During the first phase of the pandemic, our primary actors showed marked resilience. We saw evidence that thanks to our long-term volunteering interventions, primary actors were able to draw upon savings and networks to make it through the economic shock of COVID-19. This has been necessary since a majority live in countries without adequate social safety nets such as those enjoyed in richer countries like the UK. But this has become a long crisis and hunger is mounting. Even the community volunteers who are the engine of VSO’s work are experiencing hunger and hardship.
We must heed the warnings of the data: urgent action is needed or this COVID-induced food crisis risks becoming a famine. The hardships already experienced by millions will be just the tip of the iceberg.
We need concerted action locally, nationally, and globally.
In the short-term, urgent action is needed in terms of food and cash assistance to the most marginalised communities, women and other groups around the world. There is an opportunity to ensure any food purchased is from local smallholder farmers to support their livelihoods and revive local economies. Smallholder farmers, processors and traders need support – including financial assistance for them to continue farming and getting their goods to the market.
But beyond that, we need to build a more food secure future for the long term. COVID-19 is a wakeup call. It is time to invest in local, resilient farming, as well as resilient livelihoods that will bear the test of time, and support the shift to a green, gender-just economy.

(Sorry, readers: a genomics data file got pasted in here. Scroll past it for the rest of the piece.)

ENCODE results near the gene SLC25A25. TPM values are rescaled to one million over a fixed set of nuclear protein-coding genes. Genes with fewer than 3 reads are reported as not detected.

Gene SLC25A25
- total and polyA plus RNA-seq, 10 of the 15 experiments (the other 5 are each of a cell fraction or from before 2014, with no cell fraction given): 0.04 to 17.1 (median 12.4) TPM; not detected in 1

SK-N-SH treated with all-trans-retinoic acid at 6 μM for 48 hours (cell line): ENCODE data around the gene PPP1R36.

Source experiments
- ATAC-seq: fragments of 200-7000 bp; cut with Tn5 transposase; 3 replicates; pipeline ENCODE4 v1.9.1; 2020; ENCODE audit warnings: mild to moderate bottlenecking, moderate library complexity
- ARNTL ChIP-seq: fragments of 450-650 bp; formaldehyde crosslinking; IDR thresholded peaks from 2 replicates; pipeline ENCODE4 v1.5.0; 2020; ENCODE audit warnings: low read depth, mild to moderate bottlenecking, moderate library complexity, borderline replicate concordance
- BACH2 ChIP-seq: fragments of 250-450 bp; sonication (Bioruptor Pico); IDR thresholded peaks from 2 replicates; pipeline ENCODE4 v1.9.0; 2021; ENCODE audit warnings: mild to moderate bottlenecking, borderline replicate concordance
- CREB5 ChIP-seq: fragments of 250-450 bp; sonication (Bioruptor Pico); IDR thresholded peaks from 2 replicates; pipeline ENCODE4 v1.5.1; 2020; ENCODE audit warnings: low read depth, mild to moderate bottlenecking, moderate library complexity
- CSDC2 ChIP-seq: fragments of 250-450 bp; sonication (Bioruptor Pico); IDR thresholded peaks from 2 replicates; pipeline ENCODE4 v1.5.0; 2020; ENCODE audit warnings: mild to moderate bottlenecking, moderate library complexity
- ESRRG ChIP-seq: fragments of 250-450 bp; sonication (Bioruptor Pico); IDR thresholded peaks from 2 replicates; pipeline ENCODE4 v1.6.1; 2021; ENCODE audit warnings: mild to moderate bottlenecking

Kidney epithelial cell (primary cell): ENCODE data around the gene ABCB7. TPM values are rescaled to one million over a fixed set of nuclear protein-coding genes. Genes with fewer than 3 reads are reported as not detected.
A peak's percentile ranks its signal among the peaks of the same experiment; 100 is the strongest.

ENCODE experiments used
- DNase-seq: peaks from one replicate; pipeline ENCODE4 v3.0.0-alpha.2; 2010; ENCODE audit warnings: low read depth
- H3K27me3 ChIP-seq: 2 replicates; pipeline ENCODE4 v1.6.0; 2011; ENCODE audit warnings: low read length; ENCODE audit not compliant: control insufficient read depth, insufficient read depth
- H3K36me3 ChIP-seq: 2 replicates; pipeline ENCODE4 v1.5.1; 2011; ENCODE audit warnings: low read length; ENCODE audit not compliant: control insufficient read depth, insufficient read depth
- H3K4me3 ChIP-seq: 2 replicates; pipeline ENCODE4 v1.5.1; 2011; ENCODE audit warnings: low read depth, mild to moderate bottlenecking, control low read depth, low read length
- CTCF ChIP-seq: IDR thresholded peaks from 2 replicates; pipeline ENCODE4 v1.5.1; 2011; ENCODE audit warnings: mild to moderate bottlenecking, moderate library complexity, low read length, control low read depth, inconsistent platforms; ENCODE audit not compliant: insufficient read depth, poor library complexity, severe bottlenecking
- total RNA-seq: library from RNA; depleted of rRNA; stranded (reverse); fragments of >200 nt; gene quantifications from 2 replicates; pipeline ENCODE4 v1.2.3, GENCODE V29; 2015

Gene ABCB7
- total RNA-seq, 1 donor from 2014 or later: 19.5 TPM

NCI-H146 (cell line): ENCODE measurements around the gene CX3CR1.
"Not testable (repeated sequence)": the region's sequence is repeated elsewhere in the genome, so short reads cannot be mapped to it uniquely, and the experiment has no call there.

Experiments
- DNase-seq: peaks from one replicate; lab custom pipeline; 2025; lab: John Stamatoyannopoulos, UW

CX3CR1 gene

Policy makers need to take young people along – creating an enabling environment for their participation in the productive sector and decent employment, in rebuilding our societies, preserving our environment, and building sustainable local economies.
How can we achieve all of this?
To create the inclusive, resilient and accountable societies that can build a food secure future, we need to harness our biggest asset: people. As a global volunteering for development organisation, VSO has extensively evidenced the impacts possible when local community volunteering is harnessed alongside the in-puts of technical expert volunteers, including e-volunteers.
Our primary actors have told us they need time and support to get back on their feet. In our surveys, we see their desire to acquire new skills, and to develop new income generating activities. This makes sense – 2020 has been a stark demonstration of the importance of being able to be adaptable and resilient in the face of shocks and upheaval. When COVID-19 hit and markets shrank or became volatile, very few had other options for earning a livelihood.
We have an opportunity now to shape policy to create more accessible and inclusive social safety nets for the most vulnerable people, as well as more resilient food systems.
The spirit of solidarity that has been seen throughout 2020 as communities came together to fight the immense challenges of the pandemic must be bolstered and harnessed as a methodology for sustainable change.
Until now, although good practices and methodologies have existed across the volunteering sector, there has been no globally agreed set of standards. Together with the International Forum for Volunteering in Development, VSO has launched the Global Standard for Volunteering.
Volunteering is too often badly misunderstood. Too often, it is seen as a “worthy” activity undertaken by people with time on their hands. However, it really is a fundamental part of any country’s development journey and when done properly, it can be a powerful tool.
In 2017 Mike Barnes, an ex-primary school headteacher, joined VSO’s Unlocking Talent project in Malawi, providing students with tablet computers loaded with local language courses in numeracy and literacy. Read how he helped improve learning outcomes for thousands of children.